You use the IDLffLangCat class to find and load an XML language catalog. The class also provides methods for retrieving text strings by matching key names.
The IDL installation comes with an English language catalog for the iTools menu, called
itoolsmenu_eng.cat, in the
/resource/langcat directory of the IDL installation. To load the keys in this file:
oLangCat = OBJ_NEW( 'IDLffLangCat', 'ENGLISH', $ APP_NAME='itools menu', $ APP_PATH=FILEPATH('', $ SUBDIRECTORY=['resource','langcat','itools']), /VERBOSE )
This command searches the given directory for language catalog keys in English that match the application of `itools menu.' In fact, if there are any other language catalog files, besides
itoolsmenu_eng.cat, containing keys whose
LANGUAGE value is `ENGLISH' and
APPLICATION value is `itools menu,' the object adds those keys as well. The matches must be exact in that `itools menu2,' for example, is not a match; however, the matching is not case-sensitive (i.e., 'ENGLISH' and `English' are both matches for
VERBOSE flag on the command sends all catalog-loading messages to the IDLDE output window. This list contains details resulting from the object's initialization (the names and numbers of keys loaded, keys overwritten, etc.).
You might want to add keys for a different application to an existing language catalog object. To do so:
retval = oLangCat->AppendCatalog( APP_NAME='itools ui', $ APP_PATH=FILEPATH('', $ SUBDIRECTORY=['resource','langcat','itools']) )
This command searches the given directory for keys matching an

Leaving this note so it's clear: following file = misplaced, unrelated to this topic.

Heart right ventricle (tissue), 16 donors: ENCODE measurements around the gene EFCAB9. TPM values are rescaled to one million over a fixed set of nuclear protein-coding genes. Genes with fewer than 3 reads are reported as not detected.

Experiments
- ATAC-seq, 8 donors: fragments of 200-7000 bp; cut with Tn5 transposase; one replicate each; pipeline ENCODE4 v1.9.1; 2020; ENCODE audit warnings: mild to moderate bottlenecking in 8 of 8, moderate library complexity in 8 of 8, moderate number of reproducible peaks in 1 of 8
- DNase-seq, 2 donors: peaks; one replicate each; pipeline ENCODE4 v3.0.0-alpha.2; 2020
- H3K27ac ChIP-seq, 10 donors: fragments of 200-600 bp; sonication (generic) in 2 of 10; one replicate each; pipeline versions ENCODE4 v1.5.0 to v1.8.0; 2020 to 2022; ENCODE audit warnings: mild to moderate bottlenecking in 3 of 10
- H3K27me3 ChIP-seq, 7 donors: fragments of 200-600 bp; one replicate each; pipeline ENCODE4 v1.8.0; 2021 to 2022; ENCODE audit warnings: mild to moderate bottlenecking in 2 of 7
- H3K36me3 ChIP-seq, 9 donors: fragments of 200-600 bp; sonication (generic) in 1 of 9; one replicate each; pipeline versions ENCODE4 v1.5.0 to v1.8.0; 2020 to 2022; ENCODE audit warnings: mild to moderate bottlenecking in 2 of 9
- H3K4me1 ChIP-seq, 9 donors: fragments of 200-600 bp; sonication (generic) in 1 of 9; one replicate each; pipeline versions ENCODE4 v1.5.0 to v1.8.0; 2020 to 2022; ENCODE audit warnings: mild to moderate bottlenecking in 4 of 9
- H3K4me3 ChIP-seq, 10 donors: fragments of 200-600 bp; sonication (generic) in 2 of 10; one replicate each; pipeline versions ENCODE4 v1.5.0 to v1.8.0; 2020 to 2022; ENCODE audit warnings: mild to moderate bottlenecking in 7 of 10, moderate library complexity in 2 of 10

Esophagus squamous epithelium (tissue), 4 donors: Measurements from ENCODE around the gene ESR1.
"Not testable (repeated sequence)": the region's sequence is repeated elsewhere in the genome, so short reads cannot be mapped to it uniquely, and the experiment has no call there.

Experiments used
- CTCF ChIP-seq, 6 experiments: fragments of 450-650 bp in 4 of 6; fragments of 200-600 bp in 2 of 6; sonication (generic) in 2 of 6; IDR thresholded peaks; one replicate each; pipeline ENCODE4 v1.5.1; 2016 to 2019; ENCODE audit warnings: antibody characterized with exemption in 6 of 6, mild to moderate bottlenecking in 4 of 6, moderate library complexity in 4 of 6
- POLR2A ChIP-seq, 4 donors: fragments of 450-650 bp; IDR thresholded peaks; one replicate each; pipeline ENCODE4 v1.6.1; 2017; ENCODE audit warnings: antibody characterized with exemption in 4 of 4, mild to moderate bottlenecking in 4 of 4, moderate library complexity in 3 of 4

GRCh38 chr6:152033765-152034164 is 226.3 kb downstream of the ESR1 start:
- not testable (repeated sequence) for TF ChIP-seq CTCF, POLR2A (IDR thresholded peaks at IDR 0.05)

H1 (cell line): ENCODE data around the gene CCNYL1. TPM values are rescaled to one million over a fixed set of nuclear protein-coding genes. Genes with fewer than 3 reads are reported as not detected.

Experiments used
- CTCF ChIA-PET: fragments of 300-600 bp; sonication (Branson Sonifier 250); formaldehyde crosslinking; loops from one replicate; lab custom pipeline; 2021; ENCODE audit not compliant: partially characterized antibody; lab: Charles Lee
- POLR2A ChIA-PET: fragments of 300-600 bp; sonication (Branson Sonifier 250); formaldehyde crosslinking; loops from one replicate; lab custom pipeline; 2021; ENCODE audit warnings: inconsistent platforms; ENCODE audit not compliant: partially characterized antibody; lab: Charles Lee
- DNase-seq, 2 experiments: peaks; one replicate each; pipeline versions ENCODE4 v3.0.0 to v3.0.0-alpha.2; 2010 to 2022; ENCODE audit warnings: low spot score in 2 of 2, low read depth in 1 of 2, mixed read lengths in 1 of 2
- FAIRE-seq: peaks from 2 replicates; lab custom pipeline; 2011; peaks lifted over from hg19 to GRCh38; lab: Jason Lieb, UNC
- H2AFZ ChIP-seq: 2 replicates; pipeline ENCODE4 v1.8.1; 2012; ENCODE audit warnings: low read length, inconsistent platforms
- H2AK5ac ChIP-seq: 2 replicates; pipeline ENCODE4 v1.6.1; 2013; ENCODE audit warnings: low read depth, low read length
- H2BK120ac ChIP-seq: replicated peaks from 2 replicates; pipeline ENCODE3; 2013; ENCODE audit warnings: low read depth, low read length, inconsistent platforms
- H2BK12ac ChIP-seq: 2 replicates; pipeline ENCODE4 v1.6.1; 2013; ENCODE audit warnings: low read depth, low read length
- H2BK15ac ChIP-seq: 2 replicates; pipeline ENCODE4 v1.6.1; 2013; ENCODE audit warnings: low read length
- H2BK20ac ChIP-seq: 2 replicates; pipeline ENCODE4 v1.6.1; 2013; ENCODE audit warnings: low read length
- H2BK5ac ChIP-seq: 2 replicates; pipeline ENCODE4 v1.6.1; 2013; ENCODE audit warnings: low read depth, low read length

APPLICATION value of `itools ui' and appends them to
oLangCat. The method returns a value indicating success or failure of the operation.
To return the available languages in a language catalog object:
This command stores the list of available languages as a string array in
To set the current language of a language catalog object (the language used for query searches and matching):
You can use these two methods for getting and setting other properties of a language catalog object. For the list of available object properties, see IDLffLangCat Properties in the IDL Reference Guide manual.
Comparisons such as those done with the Query method (see Performing Queries) are case insensitive, but the values returned by the GetProperty method are exactly as the last encountered value. The exception is that all key names are returned in uppercase. For example, if File 1 has
LANGUAGE='English' and File 2 has
'engLISh' will be returned, although only one
ENGLISH language exists in the current catalog.
To populate the text fields of a widget or other interface object, for example, you can query a language catalog object for key values it contains. IDL performs the search on the
NAME attribute of the keys; matches are not case-sensitive.
keyVal = oLangCat->Query( 'Menu:File:New', $ DEFAULT_STRING='Key not found' )
This command searches
oLangCat for keys with the
NAME value of `Menu:File:New' and returns the match in
oLangCat finds a match in the current language,
keyVal will hold that value string. If a given key does not exist in the current language, the default language is queried (if one exists). If there are still no matches, the default string is returned.
You can use more than one key in a query by passing an array of strings to the Query method (e.g.,
['Menu:File:New','Menu:File:Open']). Similarly, you can supply an array of strings for the
DEFAULT_STRING keyword. In such a case, only those values in the array whose indices match the missing keys will be returned. If you do not specify
DEFAULT_STRING, a null string will be returned instead.
You can destroy a catalog object as you would any other IDL object, as follows:
Destroying a language catalog object does not affect any files from which the object drew its keys.